Lily Pads beds act like an umbrella over the water’s surface. This is a perfect place to find marauding bass. But not all pads are created equal. Water Shield (or dollar bonnets, as they are more commonly known) are often mistaken for lily pads. They may look good from your vantage point, but to a smart ol’ bass, they’re way too small and flimsy. They need to support frogs, snakes, birds, and other small animals that use lily pads as hunting areas. 

Frogs are the most common bass food in lily pads. They are well camouflaged and stealthily wait for insects to fly into their ambush areas. Bass do the same thing; they rest quietly under lily pads, waiting for prey to fall into their world. One false move by the frog and the bass will often plow right through pads in an attempt to disorient their prey and propel it into open water where it can be easily captured. 

But bass that are located in lily pads are not feeding exclusively on topwater creatures; they will readily prey on subsurface life as well, because bass are opportunistic fish. 

Lily pads over 2-3 feet of water with adjacent deep-water access will usually yield the most bass. I prefer clear water pads much more than muddy-water ones, but, in all fairness to that comment, I have caught some really nice Largemouth in off-coloured water pads as well. When push comes to shove, and you’re confronted with way too many pads to fish in one day, cherry-pick. First, work the isolated clumps that are closest to deep water and sitting in 2-3 feet of clear to slightly-stained water. Focus on these areas, and you should have some remarkable action. 

Arrowheads

These are a triangular weed that possess similar characteristics to lily pads but fish totally different. Arrowheads grow in dense clumps with massive root systems that are home to a multitude of creatures—all of which are on the bass menu of favourite foods. They are common to most marshy areas and should be fished as much as lily pads. Big bass like hunting arrowheads because they offer everything that pads do and more. The dense nature of arrowhead roots offers the ultimate home for lunker bass.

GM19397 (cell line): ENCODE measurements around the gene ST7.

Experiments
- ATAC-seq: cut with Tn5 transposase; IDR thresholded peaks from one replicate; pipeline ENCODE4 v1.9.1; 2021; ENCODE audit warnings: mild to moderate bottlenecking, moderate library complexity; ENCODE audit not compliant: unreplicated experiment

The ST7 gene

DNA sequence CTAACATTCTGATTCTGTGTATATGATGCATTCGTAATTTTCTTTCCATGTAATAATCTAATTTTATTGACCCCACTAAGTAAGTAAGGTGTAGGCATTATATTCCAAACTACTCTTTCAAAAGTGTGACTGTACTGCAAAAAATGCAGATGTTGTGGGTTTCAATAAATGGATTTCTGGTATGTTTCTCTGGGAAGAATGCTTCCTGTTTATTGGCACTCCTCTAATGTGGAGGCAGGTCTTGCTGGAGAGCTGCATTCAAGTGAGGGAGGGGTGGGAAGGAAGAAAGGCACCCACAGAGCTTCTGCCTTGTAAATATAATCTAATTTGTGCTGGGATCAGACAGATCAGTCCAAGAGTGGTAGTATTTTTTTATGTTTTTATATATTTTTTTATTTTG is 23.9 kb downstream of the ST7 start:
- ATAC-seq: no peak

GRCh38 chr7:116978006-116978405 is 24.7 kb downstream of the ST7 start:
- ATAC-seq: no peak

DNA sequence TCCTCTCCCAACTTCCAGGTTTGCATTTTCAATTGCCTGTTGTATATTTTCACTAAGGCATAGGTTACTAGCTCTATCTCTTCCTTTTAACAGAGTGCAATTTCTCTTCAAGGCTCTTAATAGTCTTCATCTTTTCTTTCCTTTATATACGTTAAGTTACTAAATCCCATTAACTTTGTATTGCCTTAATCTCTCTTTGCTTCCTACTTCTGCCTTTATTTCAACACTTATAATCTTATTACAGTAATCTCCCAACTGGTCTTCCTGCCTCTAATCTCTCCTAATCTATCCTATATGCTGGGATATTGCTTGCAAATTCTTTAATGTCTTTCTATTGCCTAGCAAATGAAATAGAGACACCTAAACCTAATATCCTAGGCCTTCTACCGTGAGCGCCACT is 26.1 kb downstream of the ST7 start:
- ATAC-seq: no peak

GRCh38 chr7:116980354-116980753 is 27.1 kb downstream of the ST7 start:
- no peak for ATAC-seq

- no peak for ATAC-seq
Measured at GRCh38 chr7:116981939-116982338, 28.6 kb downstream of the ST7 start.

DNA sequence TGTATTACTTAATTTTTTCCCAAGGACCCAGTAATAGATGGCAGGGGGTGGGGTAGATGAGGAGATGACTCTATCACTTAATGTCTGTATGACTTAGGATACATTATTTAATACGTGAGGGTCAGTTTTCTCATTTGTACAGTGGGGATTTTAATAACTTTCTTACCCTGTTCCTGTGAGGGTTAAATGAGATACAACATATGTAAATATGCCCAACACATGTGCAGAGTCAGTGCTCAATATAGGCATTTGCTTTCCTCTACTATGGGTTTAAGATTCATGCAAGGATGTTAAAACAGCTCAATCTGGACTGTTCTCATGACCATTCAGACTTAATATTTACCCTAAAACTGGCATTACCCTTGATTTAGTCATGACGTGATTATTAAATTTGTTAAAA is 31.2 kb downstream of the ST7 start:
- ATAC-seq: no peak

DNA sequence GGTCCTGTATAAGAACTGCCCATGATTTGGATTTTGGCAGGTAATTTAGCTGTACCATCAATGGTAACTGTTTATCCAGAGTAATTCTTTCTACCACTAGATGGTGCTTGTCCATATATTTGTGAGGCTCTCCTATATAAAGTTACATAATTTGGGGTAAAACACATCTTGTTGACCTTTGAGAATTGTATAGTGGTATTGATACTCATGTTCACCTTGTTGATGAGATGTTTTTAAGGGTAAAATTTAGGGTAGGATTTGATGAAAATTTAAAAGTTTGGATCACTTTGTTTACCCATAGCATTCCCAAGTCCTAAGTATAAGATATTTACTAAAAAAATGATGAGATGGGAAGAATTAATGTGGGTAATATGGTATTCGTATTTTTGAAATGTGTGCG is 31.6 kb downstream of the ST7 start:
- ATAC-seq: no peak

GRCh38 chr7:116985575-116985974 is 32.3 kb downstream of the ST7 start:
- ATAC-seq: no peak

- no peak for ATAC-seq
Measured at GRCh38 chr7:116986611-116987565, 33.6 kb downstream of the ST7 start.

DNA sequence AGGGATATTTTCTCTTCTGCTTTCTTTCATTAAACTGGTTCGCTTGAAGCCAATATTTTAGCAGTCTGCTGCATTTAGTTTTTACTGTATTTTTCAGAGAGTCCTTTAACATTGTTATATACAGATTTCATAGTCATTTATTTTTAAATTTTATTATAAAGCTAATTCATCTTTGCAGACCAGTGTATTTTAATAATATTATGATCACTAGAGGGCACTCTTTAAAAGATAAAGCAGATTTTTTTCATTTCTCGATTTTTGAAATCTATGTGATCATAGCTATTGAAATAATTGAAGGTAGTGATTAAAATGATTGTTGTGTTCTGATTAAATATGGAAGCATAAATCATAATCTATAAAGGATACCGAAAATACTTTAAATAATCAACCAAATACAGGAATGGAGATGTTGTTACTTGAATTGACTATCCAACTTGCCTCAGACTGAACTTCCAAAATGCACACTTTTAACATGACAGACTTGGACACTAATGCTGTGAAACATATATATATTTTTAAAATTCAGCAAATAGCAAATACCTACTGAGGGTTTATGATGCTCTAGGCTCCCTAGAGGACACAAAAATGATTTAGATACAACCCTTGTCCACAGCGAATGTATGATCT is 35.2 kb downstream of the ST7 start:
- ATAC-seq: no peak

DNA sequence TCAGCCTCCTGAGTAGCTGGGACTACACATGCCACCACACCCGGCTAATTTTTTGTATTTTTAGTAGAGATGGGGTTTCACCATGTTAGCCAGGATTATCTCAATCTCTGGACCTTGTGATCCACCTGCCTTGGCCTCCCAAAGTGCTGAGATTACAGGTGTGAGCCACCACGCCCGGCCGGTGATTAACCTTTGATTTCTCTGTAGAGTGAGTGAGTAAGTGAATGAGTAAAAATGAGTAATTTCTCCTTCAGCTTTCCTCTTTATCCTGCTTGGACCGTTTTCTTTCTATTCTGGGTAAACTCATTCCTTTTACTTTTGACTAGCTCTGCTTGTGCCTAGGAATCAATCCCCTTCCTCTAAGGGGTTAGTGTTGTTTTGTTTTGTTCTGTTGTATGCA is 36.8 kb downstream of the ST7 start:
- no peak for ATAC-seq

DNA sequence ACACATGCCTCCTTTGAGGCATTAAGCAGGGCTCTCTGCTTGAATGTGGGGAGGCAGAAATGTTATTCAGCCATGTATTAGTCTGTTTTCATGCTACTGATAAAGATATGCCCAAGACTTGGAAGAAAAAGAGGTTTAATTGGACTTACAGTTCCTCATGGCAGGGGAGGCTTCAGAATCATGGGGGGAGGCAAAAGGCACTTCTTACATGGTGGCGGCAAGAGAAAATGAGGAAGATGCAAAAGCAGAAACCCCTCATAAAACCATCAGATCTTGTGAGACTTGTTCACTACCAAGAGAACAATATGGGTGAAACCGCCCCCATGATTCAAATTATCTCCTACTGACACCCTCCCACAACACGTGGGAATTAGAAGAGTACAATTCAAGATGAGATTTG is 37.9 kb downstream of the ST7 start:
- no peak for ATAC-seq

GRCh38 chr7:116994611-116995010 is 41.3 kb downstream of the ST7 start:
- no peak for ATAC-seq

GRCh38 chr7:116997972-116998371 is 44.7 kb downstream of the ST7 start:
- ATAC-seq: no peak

Arrowheads
“Arrowheads grow in dense clumps with massive root systems that are home to a multitude of creatures…”

Cane and Rushes

Canes and rushes grow high above the water’s surface. They do not possess the same umbrella quality as pads and arrowheads, but bass like these weed areas and they provide great ambush opportunities and suitable protection for foraging fish. Canes and rushes are usually found in windswept areas and offshore locations. They allow current to pass through easily, unlike pads and arrowheads. This current carries nutrients that become trapped in the cane stalks. Baitfish and other forage gather to feed on these nutrients, and these forage fish attract bass. 

Bass in Cane and bullrushes
“They do not possess the same umbrella quality as pads and arrowheads, but bass like these weed areas and they provide great ambush opportunities…”

Floating weeds—called a mat—are frequently carried into rushes and canes by wind and current where they become trapped. These are high-percentage areas and can hold monster bass.

Cane and reed growth played a significant role in Pete’s success during this fishing day-trip to Lake Simcoe.

Matted Weeds

Vegetation that loses its rooting for one reason or another is often carried by prevailing winds to specific areas. It will build up on shorelines or in canes and rushes until wind direction changes or extreme water levels free it to float further. This accumulation of surface vegetation is called a mat. 

Matted Weeds
Thick mat like this can be a Largemouth gold mine…

When mat congregates around areas with deep water access and plentiful forage, bass are sure to be under it. Mats provide bass with protection and an excellent ambush area. Some common types of mat are duckweed, algae bloom and slop. Always remember that if there is a hiding place available and deep water access, you’ll be sure to find Largemouth.

Here, the Doc (Gord Pyzer, Outdoor Canada) provides more info about throwing frog-, mice- and rat-style baits on mats during the fall.

CONTINUE TO PAGE 2 TO LEARN ABOUT MORE BASS-HOLDING STRUCTURE AND COVER

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17 Replies to “Where Bass Live and Eat – (BasSmart – Part 2)”